Saturday, September 03, 2005

Brewing discontent

As we struggle through the aftermath of Katrina, a growing chorus of yapping chihuahuas on the left has seized the opportunity and are now taking turns nipping at the ankles of President Bush. While admittedly there are aspects of the rescue effort that could have gone better, I have noticed that many of the accusations swirling around the President come more from an intense dislike of the man himself than anything concrete. The result is a hodgepodge of unfounded rumors, off-topic associations and blanket condemnations that are pushed into the arena as fast as the libs can come up with them.

The phenomena is interesting to watch. It is as if the left has hauled out a large iron cooking pot, painted the words "Blame Bush First" on it, filled it with broth and lit a fire underneath it. Every morsel of negative news that comes out of New Orleans is then thrown into this pot as the stew simmers... and boils... and churns.

Here are some of the ingredients that have been thrown in to date: Bush caused the hurricane because of global warming, Bush's tax-cuts prevented the levees from being reinforced, Bush responded to the disaster too late, Bush doesn't care because he is a racist, Bush doesn't have enough National Guard troops to restore order because they are all deployed in Iraq.

In short, the man has been accused of everything except pulling the wings off of butterflies (the Washington Post is looking into that one).

Well, let's look closer at one of the more popular claims -- that of a National Guard that is supposedly spread too thin. James S. Robbins of the National Review takes a look at some of the numbers, and effectively throws this particular argument on it's ear:

So is the war in Iraq causing troop shortfalls for hurricane relief in New Orleans?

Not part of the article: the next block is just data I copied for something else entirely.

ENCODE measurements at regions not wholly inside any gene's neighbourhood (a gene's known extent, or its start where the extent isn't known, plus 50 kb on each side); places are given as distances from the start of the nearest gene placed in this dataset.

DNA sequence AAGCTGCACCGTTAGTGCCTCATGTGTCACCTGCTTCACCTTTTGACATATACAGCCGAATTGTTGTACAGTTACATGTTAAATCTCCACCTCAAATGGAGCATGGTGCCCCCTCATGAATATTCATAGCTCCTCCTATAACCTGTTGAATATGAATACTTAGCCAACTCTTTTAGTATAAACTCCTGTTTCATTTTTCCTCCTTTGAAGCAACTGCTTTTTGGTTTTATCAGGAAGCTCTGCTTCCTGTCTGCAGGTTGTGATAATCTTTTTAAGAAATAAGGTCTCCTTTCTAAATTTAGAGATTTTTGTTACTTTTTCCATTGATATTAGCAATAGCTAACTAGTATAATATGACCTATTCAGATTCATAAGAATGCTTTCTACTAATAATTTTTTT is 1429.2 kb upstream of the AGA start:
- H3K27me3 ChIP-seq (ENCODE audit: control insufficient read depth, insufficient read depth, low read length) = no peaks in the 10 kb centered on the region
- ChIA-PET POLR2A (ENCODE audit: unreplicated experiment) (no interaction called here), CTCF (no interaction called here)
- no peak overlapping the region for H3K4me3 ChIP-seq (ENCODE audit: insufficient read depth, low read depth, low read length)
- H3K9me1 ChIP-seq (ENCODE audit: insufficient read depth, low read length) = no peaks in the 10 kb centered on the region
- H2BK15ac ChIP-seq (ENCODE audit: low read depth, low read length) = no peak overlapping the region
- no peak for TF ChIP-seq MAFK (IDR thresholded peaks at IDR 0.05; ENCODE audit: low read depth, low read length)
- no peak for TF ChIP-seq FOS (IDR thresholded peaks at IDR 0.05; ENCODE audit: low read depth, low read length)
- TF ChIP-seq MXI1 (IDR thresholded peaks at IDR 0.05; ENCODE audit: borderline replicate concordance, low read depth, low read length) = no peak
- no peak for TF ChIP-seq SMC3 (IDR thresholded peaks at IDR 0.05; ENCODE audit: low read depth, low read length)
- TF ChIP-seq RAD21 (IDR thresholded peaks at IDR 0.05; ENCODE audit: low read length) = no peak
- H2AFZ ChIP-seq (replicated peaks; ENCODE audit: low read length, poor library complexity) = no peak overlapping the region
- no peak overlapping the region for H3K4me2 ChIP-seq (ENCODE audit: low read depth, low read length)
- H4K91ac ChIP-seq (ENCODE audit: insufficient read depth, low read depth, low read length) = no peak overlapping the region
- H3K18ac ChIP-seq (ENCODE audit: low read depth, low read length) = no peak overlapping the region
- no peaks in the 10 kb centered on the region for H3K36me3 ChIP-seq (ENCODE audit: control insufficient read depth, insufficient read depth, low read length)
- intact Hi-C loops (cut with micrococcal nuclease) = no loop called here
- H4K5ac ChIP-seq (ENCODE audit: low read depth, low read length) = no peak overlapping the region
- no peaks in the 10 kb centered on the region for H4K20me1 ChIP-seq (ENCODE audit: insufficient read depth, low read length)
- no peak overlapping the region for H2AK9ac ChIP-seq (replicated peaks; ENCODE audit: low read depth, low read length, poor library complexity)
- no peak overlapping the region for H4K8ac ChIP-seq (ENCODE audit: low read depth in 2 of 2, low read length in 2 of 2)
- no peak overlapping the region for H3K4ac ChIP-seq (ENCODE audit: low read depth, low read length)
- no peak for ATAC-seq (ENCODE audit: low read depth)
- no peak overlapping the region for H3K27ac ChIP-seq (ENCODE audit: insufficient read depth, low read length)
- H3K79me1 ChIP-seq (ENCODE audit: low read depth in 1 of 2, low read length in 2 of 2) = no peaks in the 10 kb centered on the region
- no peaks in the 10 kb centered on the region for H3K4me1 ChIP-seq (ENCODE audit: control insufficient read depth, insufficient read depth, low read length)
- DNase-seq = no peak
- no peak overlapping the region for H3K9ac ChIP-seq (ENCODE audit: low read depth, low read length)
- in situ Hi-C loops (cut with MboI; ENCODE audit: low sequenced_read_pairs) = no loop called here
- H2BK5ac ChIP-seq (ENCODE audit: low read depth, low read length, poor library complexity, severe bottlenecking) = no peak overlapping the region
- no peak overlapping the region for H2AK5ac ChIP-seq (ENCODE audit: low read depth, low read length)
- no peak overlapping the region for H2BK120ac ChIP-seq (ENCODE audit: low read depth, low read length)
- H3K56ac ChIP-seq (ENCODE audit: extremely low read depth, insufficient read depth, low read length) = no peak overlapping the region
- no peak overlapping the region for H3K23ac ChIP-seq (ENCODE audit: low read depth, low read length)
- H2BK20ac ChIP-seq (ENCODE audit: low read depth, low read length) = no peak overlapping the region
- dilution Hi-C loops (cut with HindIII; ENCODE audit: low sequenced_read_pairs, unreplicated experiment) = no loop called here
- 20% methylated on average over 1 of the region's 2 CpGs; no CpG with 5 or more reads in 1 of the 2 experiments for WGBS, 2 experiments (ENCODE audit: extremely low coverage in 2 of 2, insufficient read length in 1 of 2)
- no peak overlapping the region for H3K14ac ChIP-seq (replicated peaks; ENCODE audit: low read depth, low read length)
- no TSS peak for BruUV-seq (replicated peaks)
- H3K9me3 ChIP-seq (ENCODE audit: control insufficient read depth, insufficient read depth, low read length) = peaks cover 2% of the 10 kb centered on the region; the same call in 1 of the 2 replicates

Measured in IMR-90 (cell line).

In a word, no.

A look at the numbers should dispel that notion. Take the Army for example. There are 1,012,000 soldiers on active duty, in the Reserves, or in the National Guard. Of them, 261,000 are deployed overseas in 120 countries. Iraq accounts for 103,000 soldiers, or 10.2 percent of the Army.

That's all? Yes, 10.2 percent. That datum is significant in itself, a good one to keep handy the next time someone talks about how our forces are stretched too thin, our troops are at the breaking point, and so forth. If you add in Afghanistan (15,000) and the support troops in Kuwait (10,000) you still only have 12.6 percent.

So where are the rest? 751,000 (74.2 percent) are in the U.S. About half are active duty, and half Guard and Reserve. The Guard is the real issue of course -- the Left wants you to believe that the country has been denuded of its citizen soldiers, and that Louisiana has suffered inordinately because Guardsmen and women who would have been available to be mobilized by the state to stop looting and aid in reconstruction are instead risking their lives in Iraq.

Not hardly. According to Lieutenant General H. Steven Blum, chief of the National Guard Bureau, 75 percent of the Army and Air National Guard are available nationwide. In addition, the federal government has agreed since the conflict in Iraq started not to mobilize more than 50 percent of Guard assets in any given state, in order to leave sufficient resources for governors to respond to emergencies.

So there are the facts. This of course won't stop the chihuahuas from yapping... and nipping. It is all they know how to do. Liberals will continue to be liberals, will continue to be unhappy about the last two elections, will continue to be unhappy with anything coming out of this administration. The rest of us will observe the stories coming out of this disaster and do our best to find something positive in the midst of all the chaos. We will also continue to support an administration that is doing the best it can with the circumstances it was given.

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